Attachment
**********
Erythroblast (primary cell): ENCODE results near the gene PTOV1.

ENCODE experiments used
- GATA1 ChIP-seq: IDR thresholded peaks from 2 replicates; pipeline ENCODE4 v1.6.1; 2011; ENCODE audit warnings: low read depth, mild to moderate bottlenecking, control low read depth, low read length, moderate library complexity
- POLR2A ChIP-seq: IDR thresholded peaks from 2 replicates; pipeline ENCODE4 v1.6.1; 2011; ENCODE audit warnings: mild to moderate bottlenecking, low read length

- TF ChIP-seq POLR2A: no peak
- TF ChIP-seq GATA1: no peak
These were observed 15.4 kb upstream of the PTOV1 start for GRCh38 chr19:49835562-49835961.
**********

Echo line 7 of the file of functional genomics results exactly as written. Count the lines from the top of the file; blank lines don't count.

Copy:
These were observed 15.4 kb upstream of the PTOV1 start for GRCh38 chr19:49835562-49835961.